Given these circumstances, most corporations are used to building non-mixed forms of housing. There is a lack of mixed forms of property.

As inhabitants, you need the collaboration of the corporations for energy transition. The corporations are big organisations, but when people are open to work with the inhabitants a lot becomes possible.

For example, there was the case of solar water boilers, which at one point were only used in lab environments. Then a cohousing group collaborated with the housing corporation to have them installed. The inhabitants found out that it wasn't working as well as was advertised. They talked with the manufacturer and the boilers were changed to improve their performance. In this case the cohousing collective were real innovators.

Joca: It’s interesting to see that a community of inhabitants takes up this role.

L: Yes, although I try to avoid the word community. I am an engineer and the community is not part of my expertise. Besides that I think it is a vague term, often abused.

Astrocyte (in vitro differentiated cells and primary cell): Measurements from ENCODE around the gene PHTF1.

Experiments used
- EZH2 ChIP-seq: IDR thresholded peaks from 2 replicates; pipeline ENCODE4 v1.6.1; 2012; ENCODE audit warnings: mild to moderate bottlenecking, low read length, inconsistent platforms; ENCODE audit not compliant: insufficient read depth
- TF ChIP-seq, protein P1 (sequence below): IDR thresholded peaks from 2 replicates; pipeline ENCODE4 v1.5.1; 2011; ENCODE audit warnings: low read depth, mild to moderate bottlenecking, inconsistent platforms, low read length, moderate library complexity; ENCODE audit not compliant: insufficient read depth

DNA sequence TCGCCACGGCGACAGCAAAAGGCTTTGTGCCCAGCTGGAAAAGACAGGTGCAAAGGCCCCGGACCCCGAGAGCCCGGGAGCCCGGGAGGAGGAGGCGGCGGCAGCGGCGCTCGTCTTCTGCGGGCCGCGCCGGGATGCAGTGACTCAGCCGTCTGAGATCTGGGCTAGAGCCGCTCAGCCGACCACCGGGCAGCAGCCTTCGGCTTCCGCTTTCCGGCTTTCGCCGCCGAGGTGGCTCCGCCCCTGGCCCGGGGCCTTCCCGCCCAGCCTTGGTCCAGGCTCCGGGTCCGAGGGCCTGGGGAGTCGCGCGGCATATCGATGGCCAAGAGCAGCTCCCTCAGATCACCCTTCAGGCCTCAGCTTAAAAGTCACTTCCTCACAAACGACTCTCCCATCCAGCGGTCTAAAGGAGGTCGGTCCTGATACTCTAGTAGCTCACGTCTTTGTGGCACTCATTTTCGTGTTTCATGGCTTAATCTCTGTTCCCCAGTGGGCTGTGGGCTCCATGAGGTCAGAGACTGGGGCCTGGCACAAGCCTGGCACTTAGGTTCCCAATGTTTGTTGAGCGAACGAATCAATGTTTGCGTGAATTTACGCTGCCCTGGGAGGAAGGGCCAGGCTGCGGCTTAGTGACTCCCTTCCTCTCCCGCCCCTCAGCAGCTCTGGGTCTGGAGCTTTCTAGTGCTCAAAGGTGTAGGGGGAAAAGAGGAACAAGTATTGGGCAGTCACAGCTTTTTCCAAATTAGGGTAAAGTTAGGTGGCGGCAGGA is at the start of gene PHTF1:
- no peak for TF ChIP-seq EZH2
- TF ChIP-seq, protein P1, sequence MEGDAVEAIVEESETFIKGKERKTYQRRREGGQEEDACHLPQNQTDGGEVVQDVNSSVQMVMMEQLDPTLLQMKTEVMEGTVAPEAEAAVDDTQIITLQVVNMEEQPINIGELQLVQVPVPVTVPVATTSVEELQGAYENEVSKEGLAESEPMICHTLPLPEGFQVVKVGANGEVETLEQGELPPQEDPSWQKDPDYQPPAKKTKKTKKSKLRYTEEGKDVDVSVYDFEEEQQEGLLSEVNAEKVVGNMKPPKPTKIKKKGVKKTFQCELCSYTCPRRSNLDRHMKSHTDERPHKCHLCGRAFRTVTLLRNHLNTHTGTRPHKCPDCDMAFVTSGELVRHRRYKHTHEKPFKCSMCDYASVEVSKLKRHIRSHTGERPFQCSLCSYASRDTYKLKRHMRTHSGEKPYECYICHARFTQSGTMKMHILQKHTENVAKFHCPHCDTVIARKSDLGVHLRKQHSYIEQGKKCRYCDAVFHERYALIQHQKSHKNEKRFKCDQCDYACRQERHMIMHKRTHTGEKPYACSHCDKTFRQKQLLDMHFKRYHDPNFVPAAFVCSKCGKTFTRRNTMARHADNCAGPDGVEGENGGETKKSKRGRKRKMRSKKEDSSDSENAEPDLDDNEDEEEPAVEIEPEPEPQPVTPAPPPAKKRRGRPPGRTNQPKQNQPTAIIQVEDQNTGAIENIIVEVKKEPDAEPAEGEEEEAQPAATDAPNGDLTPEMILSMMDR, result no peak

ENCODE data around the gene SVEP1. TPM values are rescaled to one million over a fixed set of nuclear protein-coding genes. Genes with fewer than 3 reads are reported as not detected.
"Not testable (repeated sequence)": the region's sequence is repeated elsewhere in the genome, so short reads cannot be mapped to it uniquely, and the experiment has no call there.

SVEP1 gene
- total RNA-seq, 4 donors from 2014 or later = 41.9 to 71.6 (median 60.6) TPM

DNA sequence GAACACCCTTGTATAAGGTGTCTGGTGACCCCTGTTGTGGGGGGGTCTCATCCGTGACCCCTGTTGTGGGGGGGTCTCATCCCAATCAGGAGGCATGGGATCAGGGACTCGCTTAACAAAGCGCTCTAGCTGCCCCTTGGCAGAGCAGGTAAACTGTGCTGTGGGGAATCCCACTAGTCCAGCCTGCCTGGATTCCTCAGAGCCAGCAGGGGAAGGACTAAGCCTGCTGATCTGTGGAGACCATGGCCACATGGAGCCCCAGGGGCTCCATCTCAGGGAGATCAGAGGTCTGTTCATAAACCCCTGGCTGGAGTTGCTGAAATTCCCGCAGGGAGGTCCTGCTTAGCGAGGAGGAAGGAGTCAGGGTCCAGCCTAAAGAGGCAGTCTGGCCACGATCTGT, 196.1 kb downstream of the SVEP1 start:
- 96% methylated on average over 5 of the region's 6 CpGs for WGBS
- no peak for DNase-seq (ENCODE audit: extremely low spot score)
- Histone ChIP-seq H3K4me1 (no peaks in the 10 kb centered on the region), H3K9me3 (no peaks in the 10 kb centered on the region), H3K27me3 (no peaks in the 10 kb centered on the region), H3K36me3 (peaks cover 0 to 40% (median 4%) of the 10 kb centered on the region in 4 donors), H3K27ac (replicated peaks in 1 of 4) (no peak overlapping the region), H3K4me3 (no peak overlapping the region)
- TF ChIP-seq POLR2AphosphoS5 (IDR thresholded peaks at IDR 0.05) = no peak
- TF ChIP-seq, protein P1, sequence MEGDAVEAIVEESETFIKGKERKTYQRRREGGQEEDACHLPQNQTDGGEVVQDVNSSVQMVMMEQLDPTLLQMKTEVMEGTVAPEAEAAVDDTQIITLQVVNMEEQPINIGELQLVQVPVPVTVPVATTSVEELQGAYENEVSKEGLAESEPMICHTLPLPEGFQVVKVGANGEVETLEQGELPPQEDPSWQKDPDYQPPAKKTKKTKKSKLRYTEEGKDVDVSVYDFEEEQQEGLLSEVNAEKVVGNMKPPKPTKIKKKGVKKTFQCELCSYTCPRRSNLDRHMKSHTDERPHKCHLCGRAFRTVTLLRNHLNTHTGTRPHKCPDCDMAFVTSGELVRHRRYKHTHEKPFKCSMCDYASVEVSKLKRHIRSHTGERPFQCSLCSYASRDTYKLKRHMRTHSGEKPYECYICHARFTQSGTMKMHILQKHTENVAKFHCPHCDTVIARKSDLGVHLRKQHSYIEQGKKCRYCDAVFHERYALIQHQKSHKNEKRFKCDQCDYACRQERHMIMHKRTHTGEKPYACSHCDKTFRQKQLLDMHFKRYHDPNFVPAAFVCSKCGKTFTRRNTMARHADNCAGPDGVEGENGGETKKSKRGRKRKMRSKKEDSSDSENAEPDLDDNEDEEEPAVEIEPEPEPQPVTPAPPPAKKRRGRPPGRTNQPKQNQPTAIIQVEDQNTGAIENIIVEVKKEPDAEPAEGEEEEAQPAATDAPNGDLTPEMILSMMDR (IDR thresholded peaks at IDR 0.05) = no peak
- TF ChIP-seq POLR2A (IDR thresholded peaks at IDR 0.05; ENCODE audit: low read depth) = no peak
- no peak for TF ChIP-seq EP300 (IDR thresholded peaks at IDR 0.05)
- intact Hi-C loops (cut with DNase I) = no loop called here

Cohousing can make a difference, in the sense that sharing communal facilities can have a considerable impact, and in these situations there is space to invest in sustainable solutions. But for that to spread you need to change the current situation of individual housing with seperate systems for things like heating. It was done in the past, but it got a bad reputation. For example that you had to wait a long time for the heater to work, if your house was at the end of the pipe. However, I think the technology of today can make this work.


(…)

The Netherlands is not good in improving gender equality. A lot of people think the situation is already okay, so there aren't many initiatives to improve it.